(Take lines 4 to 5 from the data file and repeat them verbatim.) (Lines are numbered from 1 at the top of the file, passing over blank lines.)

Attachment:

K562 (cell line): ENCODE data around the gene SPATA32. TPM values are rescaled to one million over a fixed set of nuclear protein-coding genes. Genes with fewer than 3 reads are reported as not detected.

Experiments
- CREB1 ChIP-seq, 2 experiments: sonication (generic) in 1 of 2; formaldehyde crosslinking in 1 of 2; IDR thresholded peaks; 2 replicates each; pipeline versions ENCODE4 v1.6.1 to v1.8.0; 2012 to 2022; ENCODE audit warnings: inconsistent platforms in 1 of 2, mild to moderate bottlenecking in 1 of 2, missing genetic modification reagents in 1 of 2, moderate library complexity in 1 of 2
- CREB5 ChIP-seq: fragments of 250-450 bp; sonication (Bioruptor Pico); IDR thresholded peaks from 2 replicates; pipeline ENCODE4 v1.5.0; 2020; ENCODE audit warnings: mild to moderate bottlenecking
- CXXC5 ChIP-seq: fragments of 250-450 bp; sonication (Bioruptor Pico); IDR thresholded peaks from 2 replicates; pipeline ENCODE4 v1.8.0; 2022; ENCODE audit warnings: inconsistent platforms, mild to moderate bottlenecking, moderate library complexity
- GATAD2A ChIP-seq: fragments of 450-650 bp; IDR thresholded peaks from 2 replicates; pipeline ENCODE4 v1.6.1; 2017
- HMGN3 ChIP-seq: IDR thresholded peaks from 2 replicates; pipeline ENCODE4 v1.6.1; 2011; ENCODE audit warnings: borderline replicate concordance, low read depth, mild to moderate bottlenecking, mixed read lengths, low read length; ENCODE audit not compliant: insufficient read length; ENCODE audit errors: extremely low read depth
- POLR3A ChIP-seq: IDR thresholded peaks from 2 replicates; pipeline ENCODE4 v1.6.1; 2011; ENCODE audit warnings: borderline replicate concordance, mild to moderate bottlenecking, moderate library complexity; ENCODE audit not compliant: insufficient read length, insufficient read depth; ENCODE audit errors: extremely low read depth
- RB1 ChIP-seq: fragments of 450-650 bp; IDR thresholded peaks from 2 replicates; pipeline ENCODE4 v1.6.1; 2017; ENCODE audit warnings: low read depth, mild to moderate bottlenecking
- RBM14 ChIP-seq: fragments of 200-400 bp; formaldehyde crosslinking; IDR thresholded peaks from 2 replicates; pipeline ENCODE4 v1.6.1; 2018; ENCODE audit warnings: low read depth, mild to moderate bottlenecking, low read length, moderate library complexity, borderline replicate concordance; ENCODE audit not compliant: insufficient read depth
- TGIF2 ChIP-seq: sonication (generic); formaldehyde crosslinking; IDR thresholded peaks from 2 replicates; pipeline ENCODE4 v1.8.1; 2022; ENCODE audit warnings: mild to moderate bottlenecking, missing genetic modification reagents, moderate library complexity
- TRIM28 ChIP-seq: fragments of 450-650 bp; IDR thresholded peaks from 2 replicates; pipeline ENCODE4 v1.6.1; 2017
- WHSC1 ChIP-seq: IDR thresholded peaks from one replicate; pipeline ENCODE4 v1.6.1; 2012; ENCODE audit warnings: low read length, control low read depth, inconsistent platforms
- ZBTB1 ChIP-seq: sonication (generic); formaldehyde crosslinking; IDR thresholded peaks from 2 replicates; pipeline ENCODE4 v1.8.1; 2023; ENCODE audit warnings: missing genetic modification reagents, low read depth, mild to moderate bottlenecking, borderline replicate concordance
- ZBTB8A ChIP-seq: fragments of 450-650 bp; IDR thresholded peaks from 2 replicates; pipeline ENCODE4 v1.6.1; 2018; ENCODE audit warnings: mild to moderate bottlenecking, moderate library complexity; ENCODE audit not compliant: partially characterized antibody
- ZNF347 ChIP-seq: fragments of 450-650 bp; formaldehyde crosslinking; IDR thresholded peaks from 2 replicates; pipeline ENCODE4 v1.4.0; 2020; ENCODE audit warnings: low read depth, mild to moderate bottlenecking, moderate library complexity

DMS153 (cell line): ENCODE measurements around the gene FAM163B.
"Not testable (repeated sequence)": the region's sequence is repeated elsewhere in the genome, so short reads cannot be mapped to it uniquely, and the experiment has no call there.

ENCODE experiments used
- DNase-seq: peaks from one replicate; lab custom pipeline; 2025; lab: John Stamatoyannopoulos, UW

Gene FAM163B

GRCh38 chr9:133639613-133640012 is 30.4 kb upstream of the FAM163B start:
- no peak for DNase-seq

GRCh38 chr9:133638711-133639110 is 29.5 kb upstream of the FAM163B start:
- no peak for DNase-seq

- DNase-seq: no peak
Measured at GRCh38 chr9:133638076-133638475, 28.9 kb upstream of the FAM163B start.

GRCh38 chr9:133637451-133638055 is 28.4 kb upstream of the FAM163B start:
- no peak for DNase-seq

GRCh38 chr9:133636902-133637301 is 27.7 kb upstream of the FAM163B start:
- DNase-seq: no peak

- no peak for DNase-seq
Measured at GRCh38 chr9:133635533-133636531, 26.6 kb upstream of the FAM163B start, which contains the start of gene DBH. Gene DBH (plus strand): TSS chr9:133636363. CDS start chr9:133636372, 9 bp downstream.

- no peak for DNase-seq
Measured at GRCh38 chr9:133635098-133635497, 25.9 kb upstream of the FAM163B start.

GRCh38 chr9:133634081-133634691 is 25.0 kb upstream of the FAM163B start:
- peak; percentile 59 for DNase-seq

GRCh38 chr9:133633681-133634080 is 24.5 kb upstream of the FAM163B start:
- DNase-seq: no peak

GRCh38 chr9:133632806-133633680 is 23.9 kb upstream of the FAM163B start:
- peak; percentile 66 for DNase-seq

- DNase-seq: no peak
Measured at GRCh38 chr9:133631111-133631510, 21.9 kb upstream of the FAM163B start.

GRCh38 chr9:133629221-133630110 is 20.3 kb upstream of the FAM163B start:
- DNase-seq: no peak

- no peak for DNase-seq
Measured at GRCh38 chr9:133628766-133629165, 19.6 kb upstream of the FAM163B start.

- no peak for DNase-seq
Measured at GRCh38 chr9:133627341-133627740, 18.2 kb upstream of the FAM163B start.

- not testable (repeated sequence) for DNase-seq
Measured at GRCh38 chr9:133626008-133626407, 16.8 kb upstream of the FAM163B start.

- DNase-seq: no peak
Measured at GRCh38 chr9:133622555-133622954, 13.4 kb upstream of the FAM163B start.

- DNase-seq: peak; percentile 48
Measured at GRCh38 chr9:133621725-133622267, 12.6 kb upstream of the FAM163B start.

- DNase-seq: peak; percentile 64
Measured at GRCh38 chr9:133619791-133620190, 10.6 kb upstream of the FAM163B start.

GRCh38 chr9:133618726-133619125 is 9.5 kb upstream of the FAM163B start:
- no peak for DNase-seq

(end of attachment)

- CREB5 ChIP-seq: fragments of 250-450 bp; sonication (Bioruptor Pico); IDR thresholded peaks from 2 replicates; pipeline ENCODE4 v1.5.0; 2020; ENCODE audit warnings: mild to moderate bottlenecking
- CXXC5 ChIP-seq: fragments of 250-450 bp; sonication (Bioruptor Pico); IDR thresholded peaks from 2 replicates; pipeline ENCODE4 v1.8.0; 2022; ENCODE audit warnings: inconsistent platforms, mild to moderate bottlenecking, moderate library complexity